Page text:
x

Politics

Greece to Renew Pressure on UK to Return Ancient Sculptures

November 15, 2021

ATHENS — Greece is renewing a bid to seek the return of ancient sculptures removed from the Parthenon at the Acropolis in Athens more than 200 years ago from the British Museum, a government official said Monday.

Giannis Oikonomou, a government spokesman, told reporters the issue would be raised at a scheduled meeting in London Tuesday between British Prime Minister Boris Johnson and his Greek counterpart Kyriakos Mitsotakis.

The marbles — 17 figures and part of a frieze that decorated the 2,500-year-old Acropolis monument — were taken by Lord Elgin, the British ambassador to the Ottoman Empire, in the early 19th century. Britain maintains that Elgin acquired the sculptures legally when Greece was ruled by the Ottomans.

“The obligation to return the Parthenon sculptures is entirely up to the government of the United Kingdom,” Oikonomou said. He added that the Greek request for government-to-government talks on the issue was backed by the United Nations’ cultural agency, UNESCO.

Greece has said the new Acropolis Museum that opened in 2009 would be used to display the sculptures if they were returned.

Mitsotakis meets Johnson tomorrow

The entire spectrum of Greek-UK bilateral relations, from the significant prospects for deepening economic and trade ties and increasing investments, to the great margins for upgrading tourist traffic in 2022, the return and reunification of the Parthenon Sculptures in Greece, the Cyprus issue and the resumption of Turkish aggression in the Eastern Mediterranean, are expected to be raised during a meeting between Prime Minister Kyriakos Mitsotakis and the Prime Minister of the United Kingdom, Boris Johnson, in London on Tuesday.

At a critical juncture, however, for the future of Euro-British relations, as a brawl between the European Commission and the British government on a number of outstanding issues (such as the Brexit trade agreements and the Northern Ireland Protocol) is underway, Mitsotakis is the first European leader to visit London this week.

Government sources place special emphasis on the economic-investment aspect of the Greek prime minister’s visit to the British capital. According to them, Mitsotakis is expected to underline during his contacts in London the important prospects for the further development of economic and trade relations. Talks will also focus on tourism, where there are high hopes regarding arrivals from the UK to Greece in 2022, provided, of course, that there are no restrictions due to Covid.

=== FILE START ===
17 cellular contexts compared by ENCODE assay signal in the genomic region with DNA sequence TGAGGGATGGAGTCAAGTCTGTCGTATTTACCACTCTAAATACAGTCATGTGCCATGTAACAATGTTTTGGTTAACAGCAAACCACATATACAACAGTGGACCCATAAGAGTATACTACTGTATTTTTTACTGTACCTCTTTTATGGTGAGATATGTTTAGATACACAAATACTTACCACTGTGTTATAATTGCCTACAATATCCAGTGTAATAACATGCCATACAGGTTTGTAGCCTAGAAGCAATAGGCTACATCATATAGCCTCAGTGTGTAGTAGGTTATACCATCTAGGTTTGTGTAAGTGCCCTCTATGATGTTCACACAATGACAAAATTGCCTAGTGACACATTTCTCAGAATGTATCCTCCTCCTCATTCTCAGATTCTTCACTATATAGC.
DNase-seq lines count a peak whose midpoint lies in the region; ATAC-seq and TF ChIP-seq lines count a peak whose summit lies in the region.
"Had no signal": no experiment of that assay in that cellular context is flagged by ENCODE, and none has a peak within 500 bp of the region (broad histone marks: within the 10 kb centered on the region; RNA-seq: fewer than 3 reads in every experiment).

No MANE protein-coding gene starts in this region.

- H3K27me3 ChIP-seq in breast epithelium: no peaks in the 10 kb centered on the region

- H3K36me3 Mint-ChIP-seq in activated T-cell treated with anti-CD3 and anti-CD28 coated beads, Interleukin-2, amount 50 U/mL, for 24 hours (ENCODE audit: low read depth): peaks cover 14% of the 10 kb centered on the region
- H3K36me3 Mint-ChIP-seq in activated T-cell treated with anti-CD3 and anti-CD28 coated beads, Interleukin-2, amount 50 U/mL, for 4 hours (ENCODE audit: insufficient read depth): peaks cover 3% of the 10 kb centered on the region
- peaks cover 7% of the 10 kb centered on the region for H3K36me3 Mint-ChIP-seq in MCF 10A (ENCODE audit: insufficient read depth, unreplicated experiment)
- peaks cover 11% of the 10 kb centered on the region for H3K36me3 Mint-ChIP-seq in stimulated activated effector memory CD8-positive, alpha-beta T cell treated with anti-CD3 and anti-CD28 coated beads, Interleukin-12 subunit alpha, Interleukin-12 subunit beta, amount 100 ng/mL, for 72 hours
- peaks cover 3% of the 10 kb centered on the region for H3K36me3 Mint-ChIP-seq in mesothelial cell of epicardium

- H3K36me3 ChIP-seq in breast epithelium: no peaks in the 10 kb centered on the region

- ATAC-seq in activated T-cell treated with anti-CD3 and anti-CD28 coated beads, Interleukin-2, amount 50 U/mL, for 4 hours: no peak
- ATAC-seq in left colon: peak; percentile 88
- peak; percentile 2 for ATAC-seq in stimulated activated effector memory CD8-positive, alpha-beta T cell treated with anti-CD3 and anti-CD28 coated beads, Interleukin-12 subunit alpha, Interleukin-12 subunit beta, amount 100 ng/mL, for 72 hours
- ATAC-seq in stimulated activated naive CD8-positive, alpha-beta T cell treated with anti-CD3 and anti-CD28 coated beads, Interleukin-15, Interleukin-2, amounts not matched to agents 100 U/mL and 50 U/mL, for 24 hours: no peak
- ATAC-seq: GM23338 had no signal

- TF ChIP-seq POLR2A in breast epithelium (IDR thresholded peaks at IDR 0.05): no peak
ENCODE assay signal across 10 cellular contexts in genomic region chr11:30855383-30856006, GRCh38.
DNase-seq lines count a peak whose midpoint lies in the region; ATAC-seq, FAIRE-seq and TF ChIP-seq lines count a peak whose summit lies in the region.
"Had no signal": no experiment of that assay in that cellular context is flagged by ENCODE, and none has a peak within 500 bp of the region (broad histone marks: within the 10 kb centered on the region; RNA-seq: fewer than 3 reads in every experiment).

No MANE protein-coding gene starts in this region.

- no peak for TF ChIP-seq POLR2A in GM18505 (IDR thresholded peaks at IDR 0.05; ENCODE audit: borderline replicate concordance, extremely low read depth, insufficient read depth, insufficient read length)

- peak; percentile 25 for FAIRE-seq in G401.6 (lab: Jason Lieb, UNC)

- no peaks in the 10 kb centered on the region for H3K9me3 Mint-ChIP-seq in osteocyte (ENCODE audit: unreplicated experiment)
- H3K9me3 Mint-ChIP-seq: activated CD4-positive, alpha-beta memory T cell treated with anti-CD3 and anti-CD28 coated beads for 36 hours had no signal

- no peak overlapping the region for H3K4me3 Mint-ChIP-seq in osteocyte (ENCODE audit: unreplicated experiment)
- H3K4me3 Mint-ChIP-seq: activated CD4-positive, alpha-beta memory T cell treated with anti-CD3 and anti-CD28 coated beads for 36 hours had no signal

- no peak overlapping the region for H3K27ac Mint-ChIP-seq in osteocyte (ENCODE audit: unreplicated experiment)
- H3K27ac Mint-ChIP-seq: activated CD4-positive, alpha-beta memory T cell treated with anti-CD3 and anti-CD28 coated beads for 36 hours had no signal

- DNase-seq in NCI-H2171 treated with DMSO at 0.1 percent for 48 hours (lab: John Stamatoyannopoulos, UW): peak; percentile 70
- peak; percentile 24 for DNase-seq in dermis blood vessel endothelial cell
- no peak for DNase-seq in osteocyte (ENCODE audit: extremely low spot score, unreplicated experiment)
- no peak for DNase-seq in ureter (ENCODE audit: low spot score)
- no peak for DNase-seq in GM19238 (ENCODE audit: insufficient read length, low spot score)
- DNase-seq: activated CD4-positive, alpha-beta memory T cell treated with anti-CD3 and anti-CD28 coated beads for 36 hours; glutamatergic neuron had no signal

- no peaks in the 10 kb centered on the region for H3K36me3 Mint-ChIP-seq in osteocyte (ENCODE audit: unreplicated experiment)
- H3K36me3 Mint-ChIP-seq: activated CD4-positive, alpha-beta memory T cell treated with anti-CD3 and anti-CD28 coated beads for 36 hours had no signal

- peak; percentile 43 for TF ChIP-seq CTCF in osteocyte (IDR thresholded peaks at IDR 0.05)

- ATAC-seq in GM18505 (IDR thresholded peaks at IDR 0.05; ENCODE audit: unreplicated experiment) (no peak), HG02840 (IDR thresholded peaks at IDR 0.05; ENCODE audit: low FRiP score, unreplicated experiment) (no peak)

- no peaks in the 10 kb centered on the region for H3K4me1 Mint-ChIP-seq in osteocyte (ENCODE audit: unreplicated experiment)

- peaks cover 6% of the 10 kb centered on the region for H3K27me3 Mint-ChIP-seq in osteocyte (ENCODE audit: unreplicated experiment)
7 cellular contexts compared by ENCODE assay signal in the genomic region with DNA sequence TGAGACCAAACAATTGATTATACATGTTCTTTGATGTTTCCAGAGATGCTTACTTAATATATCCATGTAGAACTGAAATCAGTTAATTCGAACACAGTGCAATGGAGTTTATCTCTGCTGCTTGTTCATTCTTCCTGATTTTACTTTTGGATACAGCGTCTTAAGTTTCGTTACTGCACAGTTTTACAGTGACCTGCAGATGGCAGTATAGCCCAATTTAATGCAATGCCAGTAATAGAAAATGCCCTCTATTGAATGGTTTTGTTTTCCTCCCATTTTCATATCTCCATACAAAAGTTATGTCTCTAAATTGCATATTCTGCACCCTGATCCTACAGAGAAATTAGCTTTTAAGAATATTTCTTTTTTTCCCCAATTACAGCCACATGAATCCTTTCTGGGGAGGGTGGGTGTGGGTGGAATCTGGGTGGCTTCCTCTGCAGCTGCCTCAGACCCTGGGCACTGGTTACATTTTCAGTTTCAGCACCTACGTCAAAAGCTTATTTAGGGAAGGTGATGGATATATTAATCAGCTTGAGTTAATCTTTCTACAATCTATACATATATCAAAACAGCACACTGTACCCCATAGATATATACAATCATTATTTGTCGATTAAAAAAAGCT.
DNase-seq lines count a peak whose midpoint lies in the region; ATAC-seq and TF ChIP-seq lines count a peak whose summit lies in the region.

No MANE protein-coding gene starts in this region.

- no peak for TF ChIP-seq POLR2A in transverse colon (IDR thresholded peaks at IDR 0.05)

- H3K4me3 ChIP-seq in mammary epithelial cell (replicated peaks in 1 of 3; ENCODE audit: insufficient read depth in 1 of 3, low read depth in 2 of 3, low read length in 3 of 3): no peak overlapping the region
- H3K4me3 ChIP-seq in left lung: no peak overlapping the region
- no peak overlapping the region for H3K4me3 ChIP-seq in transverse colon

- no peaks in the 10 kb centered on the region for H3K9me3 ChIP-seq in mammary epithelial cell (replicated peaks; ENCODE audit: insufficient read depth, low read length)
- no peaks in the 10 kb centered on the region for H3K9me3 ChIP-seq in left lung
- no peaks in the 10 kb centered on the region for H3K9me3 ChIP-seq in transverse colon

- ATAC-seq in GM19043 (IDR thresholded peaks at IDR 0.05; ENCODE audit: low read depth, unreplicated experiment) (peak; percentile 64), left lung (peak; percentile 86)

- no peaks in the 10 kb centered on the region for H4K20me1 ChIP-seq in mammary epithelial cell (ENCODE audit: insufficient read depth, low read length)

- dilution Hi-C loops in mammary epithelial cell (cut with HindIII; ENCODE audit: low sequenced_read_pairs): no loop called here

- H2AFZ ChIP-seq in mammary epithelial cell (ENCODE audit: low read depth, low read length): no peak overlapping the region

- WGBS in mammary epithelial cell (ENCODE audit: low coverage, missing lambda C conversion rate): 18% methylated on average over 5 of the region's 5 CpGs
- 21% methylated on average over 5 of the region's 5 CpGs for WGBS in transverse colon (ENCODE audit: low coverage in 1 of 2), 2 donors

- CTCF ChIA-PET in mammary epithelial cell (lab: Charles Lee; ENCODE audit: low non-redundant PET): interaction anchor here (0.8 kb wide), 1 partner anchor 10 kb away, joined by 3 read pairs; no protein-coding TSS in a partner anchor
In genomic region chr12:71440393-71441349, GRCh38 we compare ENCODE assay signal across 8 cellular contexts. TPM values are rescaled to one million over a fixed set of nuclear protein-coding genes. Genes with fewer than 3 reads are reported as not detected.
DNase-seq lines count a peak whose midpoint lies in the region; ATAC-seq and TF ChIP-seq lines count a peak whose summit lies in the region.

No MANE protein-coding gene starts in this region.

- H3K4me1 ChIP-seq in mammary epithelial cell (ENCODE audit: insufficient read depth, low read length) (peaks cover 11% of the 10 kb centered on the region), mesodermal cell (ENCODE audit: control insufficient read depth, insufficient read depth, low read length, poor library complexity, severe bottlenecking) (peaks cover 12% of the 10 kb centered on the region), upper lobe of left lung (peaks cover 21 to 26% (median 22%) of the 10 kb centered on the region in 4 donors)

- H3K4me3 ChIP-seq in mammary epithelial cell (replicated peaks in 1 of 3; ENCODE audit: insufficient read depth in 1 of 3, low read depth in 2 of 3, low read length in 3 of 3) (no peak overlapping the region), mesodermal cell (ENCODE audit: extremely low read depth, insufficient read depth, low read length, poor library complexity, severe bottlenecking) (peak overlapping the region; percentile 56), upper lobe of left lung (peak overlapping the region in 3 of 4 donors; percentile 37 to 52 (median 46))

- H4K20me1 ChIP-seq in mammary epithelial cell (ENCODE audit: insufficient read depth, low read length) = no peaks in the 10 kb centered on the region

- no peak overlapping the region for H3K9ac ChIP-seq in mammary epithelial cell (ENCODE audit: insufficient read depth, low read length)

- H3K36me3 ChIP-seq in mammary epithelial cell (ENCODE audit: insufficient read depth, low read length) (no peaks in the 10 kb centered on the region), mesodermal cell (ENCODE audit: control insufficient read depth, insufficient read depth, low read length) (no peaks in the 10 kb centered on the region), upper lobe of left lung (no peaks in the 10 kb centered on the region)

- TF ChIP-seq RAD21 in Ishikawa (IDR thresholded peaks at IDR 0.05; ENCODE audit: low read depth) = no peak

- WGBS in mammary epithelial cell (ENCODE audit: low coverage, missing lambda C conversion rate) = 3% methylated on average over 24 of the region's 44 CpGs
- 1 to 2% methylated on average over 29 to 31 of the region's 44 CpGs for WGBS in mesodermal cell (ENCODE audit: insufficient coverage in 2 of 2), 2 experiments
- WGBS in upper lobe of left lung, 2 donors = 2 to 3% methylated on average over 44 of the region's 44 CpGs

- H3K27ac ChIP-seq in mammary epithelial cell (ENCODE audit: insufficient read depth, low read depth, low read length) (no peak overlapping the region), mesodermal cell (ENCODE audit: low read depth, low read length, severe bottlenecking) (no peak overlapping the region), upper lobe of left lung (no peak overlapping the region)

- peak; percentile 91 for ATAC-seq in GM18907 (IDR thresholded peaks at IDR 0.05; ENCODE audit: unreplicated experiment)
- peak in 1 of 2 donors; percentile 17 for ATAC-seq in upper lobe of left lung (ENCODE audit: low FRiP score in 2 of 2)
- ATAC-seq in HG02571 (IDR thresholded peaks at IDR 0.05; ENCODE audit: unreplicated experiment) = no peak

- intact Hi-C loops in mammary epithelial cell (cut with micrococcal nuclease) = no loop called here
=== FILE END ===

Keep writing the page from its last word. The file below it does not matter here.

During his stay in London, Mitsotakis is expected to have meetings with important investors, representatives of the Confederation of British Industrialists, but also Greek community in London, which is very active in this area.

RELATED

ATHENS - Stefanos Kasselakis, leader of the main opposition party, made an appeal from Kalamata for voters to put an end to the fragmentation of the progressive space by strengthening SYRIZA-Progressive Alliance.

Top Stories

Columnists

A pregnant woman was driving in the HOV lane near Dallas.

General News

NEW YORK – Meropi Kyriacou, the new Principal of The Cathedral School in Manhattan, was honored as The National Herald’s Educator of the Year.

Video

‘We Have Nothing.’ As Israel Attacks Rafah, Palestinians are Living in Tents and Searching for Food

DEIR AL-BALAH, Gaza Strip (AP) — The tent camps stretch for more than 16 kilometers (10 miles) along Gaza’s coast, filling the beach and sprawling into empty lots, fields and town streets.

BOGOTA, Colombia  — Colombia’s congress voted on Tuesday to ban bullfights in the South American nation, delivering a serious blow to a centuries old tradition that has inspired famous songs and novels but has become increasingly controversial in the countries where it is still practiced.

NEW YORK — Prosecutors were presenting their bribery case against New Jersey Sen.

NEW YORK — Twice per year, New Yorkers and visitors are treated to a phenomenon known as Manhattanhenge, when the setting sun aligns with the Manhattan street grid and sinks below the horizon framed in a canyon of skyscrapers.

BARNSLEY, Ky.  — Devin Johnson’s life was uprooted for a second time when a tornado flattened his home over the Memorial Day weekend — on the same lot in Kentucky where another storm left him homeless in 2021.

Enter your email address to subscribe

Provide your email address to subscribe. For e.g. [email protected]

You may unsubscribe at any time using the link in our newsletter.